Growing up in Logan, Fred was an all-around athlete playing football, basketball, baseball and wrestling. It was on the football field where the speedster earned the nickname “Colt 45” and many accolades.

Colvard’s stay in Canada with the Rough Riders was a short one due to an injured back.

The following comes from Colvard’s obituary.

While he was an outstanding athlete, Fred made an even greater impact off the football field as he had a passion to help others.

He earned his Bachelors degree from Morris Harvey University (now The University of Charleston), a Masters from Xavier University and his Doctorate from the University of South Dakota. He spent 40-plus years working in educational systems in West Virginia, Ohio, Wisconsin and Florida. He was a staple to education in Lake County, Florida — coach, teacher, principal, deputy superintendent — and he helped to build the first school in The Villages years ago.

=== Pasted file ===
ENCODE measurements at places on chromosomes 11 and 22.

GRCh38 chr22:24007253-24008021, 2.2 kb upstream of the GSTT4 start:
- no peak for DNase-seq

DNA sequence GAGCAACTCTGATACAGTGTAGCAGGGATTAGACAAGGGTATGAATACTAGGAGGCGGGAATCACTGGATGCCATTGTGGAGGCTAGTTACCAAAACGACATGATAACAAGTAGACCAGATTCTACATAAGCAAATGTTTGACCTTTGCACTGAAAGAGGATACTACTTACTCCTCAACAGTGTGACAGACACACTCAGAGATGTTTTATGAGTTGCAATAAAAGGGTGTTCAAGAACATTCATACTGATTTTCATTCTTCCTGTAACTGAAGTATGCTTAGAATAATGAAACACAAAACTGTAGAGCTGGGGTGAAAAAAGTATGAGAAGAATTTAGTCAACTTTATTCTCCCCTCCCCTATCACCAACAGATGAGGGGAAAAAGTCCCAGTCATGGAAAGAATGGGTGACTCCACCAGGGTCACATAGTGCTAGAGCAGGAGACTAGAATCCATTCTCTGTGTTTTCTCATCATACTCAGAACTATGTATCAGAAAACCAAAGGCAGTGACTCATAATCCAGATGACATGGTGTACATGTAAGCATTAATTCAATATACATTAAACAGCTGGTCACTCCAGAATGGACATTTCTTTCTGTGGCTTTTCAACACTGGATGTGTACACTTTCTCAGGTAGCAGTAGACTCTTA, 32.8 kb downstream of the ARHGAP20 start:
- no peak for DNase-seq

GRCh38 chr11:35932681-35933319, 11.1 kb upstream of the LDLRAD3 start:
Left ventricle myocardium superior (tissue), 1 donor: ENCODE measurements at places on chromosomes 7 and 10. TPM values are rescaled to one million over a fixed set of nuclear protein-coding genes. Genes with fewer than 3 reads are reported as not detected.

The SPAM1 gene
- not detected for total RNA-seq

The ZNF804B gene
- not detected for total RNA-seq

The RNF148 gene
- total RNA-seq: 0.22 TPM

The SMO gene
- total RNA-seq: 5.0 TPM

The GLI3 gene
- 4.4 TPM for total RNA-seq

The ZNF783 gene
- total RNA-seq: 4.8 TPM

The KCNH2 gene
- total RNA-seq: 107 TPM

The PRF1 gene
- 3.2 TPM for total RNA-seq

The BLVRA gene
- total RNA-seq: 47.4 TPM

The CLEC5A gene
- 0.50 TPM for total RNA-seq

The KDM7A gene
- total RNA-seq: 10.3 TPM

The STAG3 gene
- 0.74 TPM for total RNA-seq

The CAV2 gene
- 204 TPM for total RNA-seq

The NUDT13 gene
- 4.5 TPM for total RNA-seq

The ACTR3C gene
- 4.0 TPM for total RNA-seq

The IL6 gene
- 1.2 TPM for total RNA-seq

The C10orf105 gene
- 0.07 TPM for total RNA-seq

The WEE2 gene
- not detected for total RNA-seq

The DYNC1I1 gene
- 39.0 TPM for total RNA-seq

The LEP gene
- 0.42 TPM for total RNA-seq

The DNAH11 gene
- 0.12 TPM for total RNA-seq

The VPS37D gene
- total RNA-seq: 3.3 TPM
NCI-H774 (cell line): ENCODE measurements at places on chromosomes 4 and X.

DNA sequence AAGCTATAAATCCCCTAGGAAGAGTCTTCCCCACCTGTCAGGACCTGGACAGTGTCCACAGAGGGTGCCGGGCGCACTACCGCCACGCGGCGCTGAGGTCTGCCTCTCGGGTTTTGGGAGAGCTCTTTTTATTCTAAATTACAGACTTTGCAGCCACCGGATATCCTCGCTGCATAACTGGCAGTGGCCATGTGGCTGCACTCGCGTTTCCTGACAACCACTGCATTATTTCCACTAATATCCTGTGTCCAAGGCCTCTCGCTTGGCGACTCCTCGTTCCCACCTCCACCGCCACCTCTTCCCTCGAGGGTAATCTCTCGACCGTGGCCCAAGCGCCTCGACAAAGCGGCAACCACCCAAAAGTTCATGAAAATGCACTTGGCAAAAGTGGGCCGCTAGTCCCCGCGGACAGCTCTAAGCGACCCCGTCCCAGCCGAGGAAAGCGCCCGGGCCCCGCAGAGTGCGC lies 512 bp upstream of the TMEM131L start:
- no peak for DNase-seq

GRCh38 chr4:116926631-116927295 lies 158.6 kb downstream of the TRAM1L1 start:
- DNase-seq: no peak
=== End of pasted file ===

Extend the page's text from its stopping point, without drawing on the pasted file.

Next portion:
Whether he was a teacher, coach, mentor, principal, administrator or professor, Fred was known for driving results and improving community relations. Fred could always be found walking the halls of the school with a cup of coffee in hand wearing a ‘Save the Children’ tie.

It was in his last position as the principal of Marathon High School in the Florida Keys, where he met the love of his life, local real estate broker Diane Chaplin, and they settled into retirement. Together they traveled the world making memories.

Fred loved God, his family, college football (especially the West Virginia Mountaineers and the Florida Gators), the Miami Heat and anything or anyone from West Virginia. He will be remembered for his infectious smile, willingness to lend a helping hand to anyone in need, bad ‘dad jokes’ and showing his family the true definition of love and happiness.

A celebration of life will be held at a later date.

He is survived by his soulmate and wife of 19 years, Diane Chaplin; devoted children Rick, Tim (Mary Beth), Kaylee and Kellee (Sean) Anderson; loving grandchildren Will (Briellen), Christopher, Clayton, Macsen and Brayden; adoring great-grandchildren Cayden, Ben and Ty; and loyal yorkies T-Bo, Lucky & Lady.

Kennedy Award Winners

(1947-2020):

2020—Blake Hartman, Musselman

2019—Ethan Payne, Poca

2018—Connor Neal, Fairmont Senior

2017—Mookie Collier, Bluefield